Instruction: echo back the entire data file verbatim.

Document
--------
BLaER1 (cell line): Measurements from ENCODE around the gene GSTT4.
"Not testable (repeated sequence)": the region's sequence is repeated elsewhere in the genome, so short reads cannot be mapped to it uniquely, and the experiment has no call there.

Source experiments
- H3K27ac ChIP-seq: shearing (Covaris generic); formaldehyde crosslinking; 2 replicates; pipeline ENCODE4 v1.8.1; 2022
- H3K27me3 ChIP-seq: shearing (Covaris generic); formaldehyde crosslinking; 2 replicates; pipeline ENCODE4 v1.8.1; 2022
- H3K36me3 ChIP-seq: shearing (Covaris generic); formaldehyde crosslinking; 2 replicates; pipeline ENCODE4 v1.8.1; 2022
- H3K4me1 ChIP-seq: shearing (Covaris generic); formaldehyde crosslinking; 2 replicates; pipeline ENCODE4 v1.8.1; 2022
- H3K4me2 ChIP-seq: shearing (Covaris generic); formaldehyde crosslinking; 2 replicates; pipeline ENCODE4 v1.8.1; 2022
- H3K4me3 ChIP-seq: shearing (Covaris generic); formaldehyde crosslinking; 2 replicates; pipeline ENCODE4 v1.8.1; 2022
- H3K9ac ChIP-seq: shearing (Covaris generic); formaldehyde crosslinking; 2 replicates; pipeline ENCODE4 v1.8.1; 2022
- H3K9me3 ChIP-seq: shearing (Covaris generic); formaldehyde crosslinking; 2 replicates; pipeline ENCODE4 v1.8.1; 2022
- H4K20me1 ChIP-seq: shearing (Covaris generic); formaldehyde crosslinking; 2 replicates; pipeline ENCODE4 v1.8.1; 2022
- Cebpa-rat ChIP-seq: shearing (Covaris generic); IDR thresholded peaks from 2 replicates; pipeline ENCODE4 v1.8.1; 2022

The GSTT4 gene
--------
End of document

BLaER1 (cell line): Measurements from ENCODE around the gene GSTT4.
"Not testable (repeated sequence)": the region's sequence is repeated elsewhere in the genome, so short reads cannot be mapped to it uniquely, and the experiment has no call there.

Source experiments
- H3K27ac ChIP-seq: shearing (Covaris generic); formaldehyde crosslinking; 2 replicates; pipeline ENCODE4 v1.8.1; 2022
- H3K27me3 ChIP-seq: shearing (Covaris generic); formaldehyde crosslinking; 2 replicates; pipeline ENCODE4 v1.8.1; 2022
- H3K36me3 ChIP-seq: shearing (Covaris generic); formaldehyde crosslinking; 2 replicates; pipeline ENCODE4 v1.8.1; 2022
- H3K4me1 ChIP-seq: shearing (Covaris generic); formaldehyde crosslinking; 2 replicates; pipeline ENCODE4 v1.8.1; 2022
- H3K4me2 ChIP-seq: shearing (Covaris generic); formaldehyde crosslinking; 2 replicates; pipeline ENCODE4 v1.8.1; 2022
- H3K4me3 ChIP-seq: shearing (Covaris generic); formaldehyde crosslinking; 2 replicates; pipeline ENCODE4 v1.8.1; 2022
- H3K9ac ChIP-seq: shearing (Covaris generic); formaldehyde crosslinking; 2 replicates; pipeline ENCODE4 v1.8.1; 2022
- H3K9me3 ChIP-seq: shearing (Covaris generic); formaldehyde crosslinking; 2 replicates; pipeline ENCODE4 v1.8.1; 2022
- H4K20me1 ChIP-seq: shearing (Covaris generic); formaldehyde crosslinking; 2 replicates; pipeline ENCODE4 v1.8.1; 2022
- Cebpa-rat ChIP-seq: shearing (Covaris generic); IDR thresholded peaks from 2 replicates; pipeline ENCODE4 v1.8.1; 2022

The GSTT4 gene